In a simple word, yes. The attorney-in-fact has a fiduciary duty to the principal to manage the money in the best interest of the principal.
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Not only are they accountable to the principal they are accountable to the principal's Guardian, if any; the personal representative of the principal's estate upon the principals death; plus any prospective heir can ask the Court to require an accounting if they can show the principal is incapacitated and there is doubt or concern over the actions of the agent.
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Yes. The attorney-in-fact has a fiduciary duty to the principal that must not be abrogated or misused. An attorney-in-fact who abuses his or her authority is liable to the principal for damages.
Where a POA is in force, the type of POA is important - a limited power where authority is shared with the principal requires (in many instances) the attorney-in-fact to answer to the principal on numerous occasions and it may be more difficult to abuse the authority. However, where the POA exists because the principal is incapacitated and cannot make his/her own decisions, the attorney-in-fact may have more ability to misuse the funds.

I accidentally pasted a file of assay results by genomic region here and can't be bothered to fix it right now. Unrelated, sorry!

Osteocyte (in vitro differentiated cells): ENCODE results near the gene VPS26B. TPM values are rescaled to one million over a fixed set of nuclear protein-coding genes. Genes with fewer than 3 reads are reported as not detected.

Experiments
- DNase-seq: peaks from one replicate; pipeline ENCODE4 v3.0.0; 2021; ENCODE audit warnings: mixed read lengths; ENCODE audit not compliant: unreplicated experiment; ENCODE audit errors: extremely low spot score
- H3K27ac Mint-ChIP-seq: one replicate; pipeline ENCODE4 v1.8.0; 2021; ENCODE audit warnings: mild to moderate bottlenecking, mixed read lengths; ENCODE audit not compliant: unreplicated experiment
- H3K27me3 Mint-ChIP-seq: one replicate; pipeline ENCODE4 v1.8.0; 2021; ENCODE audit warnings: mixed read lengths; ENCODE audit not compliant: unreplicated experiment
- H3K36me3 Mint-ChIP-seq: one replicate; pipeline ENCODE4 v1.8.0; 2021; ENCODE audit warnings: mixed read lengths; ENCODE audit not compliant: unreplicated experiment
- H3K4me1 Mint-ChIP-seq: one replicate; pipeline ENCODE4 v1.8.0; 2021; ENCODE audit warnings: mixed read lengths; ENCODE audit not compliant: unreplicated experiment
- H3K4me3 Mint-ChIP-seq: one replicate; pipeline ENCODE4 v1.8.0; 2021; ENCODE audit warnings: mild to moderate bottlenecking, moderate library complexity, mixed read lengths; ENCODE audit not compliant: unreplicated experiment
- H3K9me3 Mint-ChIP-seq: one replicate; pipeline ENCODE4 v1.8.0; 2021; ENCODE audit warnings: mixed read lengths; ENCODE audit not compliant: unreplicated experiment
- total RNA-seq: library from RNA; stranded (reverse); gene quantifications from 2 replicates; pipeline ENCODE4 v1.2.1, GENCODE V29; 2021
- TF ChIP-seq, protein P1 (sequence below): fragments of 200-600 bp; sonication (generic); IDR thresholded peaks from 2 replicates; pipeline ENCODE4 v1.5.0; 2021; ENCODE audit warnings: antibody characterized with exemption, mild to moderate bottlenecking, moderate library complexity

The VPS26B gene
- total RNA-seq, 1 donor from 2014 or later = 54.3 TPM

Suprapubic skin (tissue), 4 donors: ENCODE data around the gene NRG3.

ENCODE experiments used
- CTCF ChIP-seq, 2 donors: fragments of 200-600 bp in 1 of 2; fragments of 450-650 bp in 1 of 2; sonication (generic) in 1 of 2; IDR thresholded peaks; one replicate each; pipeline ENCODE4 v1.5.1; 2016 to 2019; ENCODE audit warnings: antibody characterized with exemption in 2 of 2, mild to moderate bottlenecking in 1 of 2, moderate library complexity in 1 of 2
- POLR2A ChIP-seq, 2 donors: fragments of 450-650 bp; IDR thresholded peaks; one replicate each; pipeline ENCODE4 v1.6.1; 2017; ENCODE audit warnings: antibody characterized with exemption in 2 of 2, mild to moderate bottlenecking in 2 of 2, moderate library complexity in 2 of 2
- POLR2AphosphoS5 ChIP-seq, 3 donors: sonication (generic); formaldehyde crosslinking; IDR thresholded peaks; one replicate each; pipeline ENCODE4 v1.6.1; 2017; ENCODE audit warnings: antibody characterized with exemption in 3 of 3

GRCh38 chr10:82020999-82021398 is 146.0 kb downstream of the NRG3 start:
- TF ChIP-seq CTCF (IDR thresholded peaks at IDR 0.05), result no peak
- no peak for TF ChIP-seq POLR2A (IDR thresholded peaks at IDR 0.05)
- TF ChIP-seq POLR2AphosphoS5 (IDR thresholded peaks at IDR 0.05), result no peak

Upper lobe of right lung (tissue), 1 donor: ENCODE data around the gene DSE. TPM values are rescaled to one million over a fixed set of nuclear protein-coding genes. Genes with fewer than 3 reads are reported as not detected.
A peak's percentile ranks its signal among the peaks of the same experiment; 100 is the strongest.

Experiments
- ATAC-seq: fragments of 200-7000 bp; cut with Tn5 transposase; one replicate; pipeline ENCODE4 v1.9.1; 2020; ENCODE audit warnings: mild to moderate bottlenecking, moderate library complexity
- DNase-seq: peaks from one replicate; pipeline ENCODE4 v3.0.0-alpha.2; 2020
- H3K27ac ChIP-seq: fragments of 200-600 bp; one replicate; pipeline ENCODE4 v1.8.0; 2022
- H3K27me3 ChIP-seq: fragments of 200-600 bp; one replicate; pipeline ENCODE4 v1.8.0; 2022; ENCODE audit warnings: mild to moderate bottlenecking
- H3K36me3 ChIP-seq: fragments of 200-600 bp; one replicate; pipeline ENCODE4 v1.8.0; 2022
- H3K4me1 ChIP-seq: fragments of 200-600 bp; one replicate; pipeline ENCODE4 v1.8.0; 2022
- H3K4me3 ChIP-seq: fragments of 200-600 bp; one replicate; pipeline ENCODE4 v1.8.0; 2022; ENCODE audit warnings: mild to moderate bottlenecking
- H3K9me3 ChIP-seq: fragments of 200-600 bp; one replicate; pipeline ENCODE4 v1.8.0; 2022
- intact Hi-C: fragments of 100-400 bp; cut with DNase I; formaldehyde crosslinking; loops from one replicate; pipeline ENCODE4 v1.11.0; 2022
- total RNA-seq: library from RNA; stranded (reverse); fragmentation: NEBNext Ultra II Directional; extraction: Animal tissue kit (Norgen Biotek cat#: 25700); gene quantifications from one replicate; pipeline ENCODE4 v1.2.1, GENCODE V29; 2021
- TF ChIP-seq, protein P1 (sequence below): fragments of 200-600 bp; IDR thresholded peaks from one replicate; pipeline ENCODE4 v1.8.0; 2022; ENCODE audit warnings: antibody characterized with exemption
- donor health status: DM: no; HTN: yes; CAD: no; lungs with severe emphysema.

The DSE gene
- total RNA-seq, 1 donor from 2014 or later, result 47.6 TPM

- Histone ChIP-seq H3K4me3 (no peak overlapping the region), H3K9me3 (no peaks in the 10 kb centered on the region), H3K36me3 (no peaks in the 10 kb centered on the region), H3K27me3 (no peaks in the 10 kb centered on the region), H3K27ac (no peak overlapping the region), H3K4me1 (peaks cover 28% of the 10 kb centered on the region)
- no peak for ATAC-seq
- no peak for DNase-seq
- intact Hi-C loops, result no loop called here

It's also worth noting that an attorney-in-fact who reasonably acts in the best interests of the principal may not be abusing the fiduciary relationship, even if money is lost, if such losses are not foreseeable, or if the risk is not able to be mitigated (such as investments in the stock market).
Speak with an attorney if you believe someone you know is a principal whose attorney-in-fact may be abusing the fiduciary relationship. Or, if you're the attorney-in-fact and you have concerns about your actions, speak with counsel.
The foregoing is not legal advice, and nothing in the foregoing shall be deemed to create an attorney client relationship. If you feel you need to speak with an attorney regarding your issue, it is recommended that you contact an attorney with expertise in your area of inquiry. The information related above is purely for informational purposes, and should not be acted upon without speaking with qualified counsel familiar with you specific situation and the laws related thereto.